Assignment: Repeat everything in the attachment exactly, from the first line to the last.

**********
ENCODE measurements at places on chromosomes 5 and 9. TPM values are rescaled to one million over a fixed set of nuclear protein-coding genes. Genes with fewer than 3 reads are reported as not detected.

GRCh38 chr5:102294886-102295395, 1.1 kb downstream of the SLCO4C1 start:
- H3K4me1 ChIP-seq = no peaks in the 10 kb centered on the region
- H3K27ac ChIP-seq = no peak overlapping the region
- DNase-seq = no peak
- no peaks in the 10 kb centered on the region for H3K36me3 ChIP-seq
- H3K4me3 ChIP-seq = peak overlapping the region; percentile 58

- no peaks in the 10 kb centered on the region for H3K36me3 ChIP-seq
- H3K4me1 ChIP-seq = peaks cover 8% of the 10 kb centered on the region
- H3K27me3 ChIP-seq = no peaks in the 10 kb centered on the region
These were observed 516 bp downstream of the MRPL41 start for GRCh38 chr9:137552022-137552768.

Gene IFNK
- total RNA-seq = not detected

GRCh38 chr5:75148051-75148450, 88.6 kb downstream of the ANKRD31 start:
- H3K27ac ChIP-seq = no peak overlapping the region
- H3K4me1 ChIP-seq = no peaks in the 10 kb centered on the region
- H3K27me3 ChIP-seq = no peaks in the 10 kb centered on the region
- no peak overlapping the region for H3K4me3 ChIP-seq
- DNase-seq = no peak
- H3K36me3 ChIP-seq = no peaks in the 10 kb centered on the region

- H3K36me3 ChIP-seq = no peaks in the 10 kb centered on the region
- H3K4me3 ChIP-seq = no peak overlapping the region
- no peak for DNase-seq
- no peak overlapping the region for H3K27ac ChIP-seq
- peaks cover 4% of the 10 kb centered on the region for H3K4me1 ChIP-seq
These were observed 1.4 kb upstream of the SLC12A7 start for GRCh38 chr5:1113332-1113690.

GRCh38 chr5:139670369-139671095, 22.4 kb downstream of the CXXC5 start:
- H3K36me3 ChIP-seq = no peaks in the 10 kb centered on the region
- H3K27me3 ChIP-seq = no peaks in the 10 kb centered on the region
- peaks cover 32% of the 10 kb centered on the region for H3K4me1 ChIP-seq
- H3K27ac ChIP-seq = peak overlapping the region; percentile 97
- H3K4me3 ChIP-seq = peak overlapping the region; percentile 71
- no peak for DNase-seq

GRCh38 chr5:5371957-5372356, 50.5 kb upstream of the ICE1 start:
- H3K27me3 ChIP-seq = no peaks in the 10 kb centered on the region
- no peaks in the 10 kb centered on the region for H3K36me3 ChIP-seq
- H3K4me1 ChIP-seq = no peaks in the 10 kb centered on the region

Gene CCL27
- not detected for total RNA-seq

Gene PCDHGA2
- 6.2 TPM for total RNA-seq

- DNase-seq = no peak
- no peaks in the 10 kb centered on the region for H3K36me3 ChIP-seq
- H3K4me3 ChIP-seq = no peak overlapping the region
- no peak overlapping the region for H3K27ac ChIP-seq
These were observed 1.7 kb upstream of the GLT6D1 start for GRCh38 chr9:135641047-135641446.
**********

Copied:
ENCODE measurements at places on chromosomes 5 and 9. TPM values are rescaled to one million over a fixed set of nuclear protein-coding genes. Genes with fewer than 3 reads are reported as not detected.

GRCh38 chr5:102294886-102295395, 1.1 kb downstream of the SLCO4C1 start:
- H3K4me1 ChIP-seq = no peaks in the 10 kb centered on the region
- H3K27ac ChIP-seq = no peak overlapping the region
- DNase-seq = no peak
- no peaks in the 10 kb centered on the region for H3K36me3 ChIP-seq
- H3K4me3 ChIP-seq = peak overlapping the region; percentile 58

- no peaks in the 10 kb centered on the region for H3K36me3 ChIP-seq
- H3K4me1 ChIP-seq = peaks cover 8% of the 10 kb centered on the region
- H3K27me3 ChIP-seq = no peaks in the 10 kb centered on the region
These were observed 516 bp downstream of the MRPL41 start for GRCh38 chr9:137552022-137552768.

Gene IFNK
- total RNA-seq = not detected

GRCh38 chr5:75148051-75148450, 88.6 kb downstream of the ANKRD31 start:
- H3K27ac ChIP-seq = no peak overlapping the region
- H3K4me1 ChIP-seq = no peaks in the 10 kb centered on the region
- H3K27me3 ChIP-seq = no peaks in the 10 kb centered on the region
- no peak overlapping the region for H3K4me3 ChIP-seq
- DNase-seq = no peak
- H3K36me3 ChIP-seq = no peaks in the 10 kb centered on the region

- H3K36me3 ChIP-seq = no peaks in the 10 kb centered on the region
- H3K4me3 ChIP-seq = no peak overlapping the region
- no peak for DNase-seq
- no peak overlapping the region for H3K27ac ChIP-seq
- peaks cover 4% of the 10 kb centered on the region for H3K4me1 ChIP-seq
These were observed 1.4 kb upstream of the SLC12A7 start for GRCh38 chr5:1113332-1113690.

GRCh38 chr5:139670369-139671095, 22.4 kb downstream of the CXXC5 start:
- H3K36me3 ChIP-seq = no peaks in the 10 kb centered on the region
- H3K27me3 ChIP-seq = no peaks in the 10 kb centered on the region
- peaks cover 32% of the 10 kb centered on the region for H3K4me1 ChIP-seq
- H3K27ac ChIP-seq = peak overlapping the region; percentile 97
- H3K4me3 ChIP-seq = peak overlapping the region; percentile 71
- no peak for DNase-seq

GRCh38 chr5:5371957-5372356, 50.5 kb upstream of the ICE1 start:
- H3K27me3 ChIP-seq = no peaks in the 10 kb centered on the region
- no peaks in the 10 kb centered on the region for H3K36me3 ChIP-seq
- H3K4me1 ChIP-seq = no peaks in the 10 kb centered on the region

Gene CCL27
- not detected for total RNA-seq

Gene PCDHGA2
- 6.2 TPM for total RNA-seq

- DNase-seq = no peak
- no peaks in the 10 kb centered on the region for H3K36me3 ChIP-seq
- H3K4me3 ChIP-seq = no peak overlapping the region
- no peak overlapping the region for H3K27ac ChIP-seq
These were observed 1.7 kb upstream of the GLT6D1 start for GRCh38 chr9:135641047-135641446.